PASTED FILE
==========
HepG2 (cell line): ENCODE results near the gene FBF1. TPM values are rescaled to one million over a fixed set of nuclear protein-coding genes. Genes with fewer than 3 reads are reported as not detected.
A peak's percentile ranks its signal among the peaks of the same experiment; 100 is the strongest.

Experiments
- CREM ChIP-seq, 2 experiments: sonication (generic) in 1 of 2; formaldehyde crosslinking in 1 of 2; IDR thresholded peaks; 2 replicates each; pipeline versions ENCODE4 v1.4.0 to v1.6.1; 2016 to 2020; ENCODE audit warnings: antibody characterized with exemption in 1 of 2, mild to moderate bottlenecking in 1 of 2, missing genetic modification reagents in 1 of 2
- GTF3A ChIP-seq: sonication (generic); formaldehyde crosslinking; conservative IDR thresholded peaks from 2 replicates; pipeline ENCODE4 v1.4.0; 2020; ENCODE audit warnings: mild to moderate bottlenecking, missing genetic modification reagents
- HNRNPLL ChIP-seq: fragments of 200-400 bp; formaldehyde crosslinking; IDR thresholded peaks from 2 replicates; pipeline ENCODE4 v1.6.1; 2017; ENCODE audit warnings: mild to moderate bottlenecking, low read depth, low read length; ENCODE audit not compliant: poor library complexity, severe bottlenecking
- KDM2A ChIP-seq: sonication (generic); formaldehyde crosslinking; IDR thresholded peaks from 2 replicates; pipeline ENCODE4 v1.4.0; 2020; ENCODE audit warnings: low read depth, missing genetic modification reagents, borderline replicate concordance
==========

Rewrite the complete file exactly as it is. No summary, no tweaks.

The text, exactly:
HepG2 (cell line): ENCODE results near the gene FBF1. TPM values are rescaled to one million over a fixed set of nuclear protein-coding genes. Genes with fewer than 3 reads are reported as not detected.
A peak's percentile ranks its signal among the peaks of the same experiment; 100 is the strongest.

Experiments
- CREM ChIP-seq, 2 experiments: sonication (generic) in 1 of 2; formaldehyde crosslinking in 1 of 2; IDR thresholded peaks; 2 replicates each; pipeline versions ENCODE4 v1.4.0 to v1.6.1; 2016 to 2020; ENCODE audit warnings: antibody characterized with exemption in 1 of 2, mild to moderate bottlenecking in 1 of 2, missing genetic modification reagents in 1 of 2
- GTF3A ChIP-seq: sonication (generic); formaldehyde crosslinking; conservative IDR thresholded peaks from 2 replicates; pipeline ENCODE4 v1.4.0; 2020; ENCODE audit warnings: mild to moderate bottlenecking, missing genetic modification reagents
- HNRNPLL ChIP-seq: fragments of 200-400 bp; formaldehyde crosslinking; IDR thresholded peaks from 2 replicates; pipeline ENCODE4 v1.6.1; 2017; ENCODE audit warnings: mild to moderate bottlenecking, low read depth, low read length; ENCODE audit not compliant: poor library complexity, severe bottlenecking
- KDM2A ChIP-seq: sonication (generic); formaldehyde crosslinking; IDR thresholded peaks from 2 replicates; pipeline ENCODE4 v1.4.0; 2020; ENCODE audit warnings: low read depth, missing genetic modification reagents, borderline replicate concordance